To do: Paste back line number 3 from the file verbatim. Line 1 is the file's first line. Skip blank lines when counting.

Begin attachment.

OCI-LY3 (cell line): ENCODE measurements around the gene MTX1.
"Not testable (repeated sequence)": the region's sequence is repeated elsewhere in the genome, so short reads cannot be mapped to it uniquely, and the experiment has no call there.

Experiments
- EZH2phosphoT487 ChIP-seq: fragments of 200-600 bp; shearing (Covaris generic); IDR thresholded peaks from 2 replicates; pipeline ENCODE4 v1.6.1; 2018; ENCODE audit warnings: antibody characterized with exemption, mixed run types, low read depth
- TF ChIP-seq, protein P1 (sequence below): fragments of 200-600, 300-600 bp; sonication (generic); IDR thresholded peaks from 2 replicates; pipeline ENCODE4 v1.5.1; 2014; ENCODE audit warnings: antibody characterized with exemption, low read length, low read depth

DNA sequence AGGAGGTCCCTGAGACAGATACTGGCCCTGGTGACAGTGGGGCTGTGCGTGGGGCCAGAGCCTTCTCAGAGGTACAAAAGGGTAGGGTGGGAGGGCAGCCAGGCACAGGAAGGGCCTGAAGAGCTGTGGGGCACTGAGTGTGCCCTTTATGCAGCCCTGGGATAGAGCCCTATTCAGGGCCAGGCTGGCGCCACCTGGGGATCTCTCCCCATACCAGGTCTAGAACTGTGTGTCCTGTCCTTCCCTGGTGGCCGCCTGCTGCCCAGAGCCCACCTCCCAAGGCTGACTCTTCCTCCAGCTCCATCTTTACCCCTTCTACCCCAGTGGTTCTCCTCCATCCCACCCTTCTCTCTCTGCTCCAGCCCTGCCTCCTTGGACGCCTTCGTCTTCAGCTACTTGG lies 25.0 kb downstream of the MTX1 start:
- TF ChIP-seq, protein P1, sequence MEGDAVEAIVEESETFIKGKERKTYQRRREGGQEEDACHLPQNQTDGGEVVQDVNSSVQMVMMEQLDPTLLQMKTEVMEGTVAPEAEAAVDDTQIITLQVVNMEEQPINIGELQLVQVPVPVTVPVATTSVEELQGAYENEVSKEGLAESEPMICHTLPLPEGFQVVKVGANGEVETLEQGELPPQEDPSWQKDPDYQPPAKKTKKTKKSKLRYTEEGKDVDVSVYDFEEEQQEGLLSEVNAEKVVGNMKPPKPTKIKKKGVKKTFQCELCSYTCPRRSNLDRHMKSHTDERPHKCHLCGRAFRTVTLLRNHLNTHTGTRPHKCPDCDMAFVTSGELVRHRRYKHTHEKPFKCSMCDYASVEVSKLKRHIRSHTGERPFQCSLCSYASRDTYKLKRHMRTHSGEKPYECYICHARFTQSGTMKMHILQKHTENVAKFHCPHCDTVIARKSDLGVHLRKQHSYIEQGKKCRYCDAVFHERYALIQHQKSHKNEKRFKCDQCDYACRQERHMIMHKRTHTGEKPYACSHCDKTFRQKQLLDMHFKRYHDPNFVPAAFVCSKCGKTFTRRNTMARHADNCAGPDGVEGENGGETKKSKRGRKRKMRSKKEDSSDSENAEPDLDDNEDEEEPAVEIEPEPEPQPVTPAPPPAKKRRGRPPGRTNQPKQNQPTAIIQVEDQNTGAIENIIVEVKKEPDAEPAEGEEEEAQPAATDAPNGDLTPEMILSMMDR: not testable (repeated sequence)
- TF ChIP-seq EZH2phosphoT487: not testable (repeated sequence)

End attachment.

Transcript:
Experiments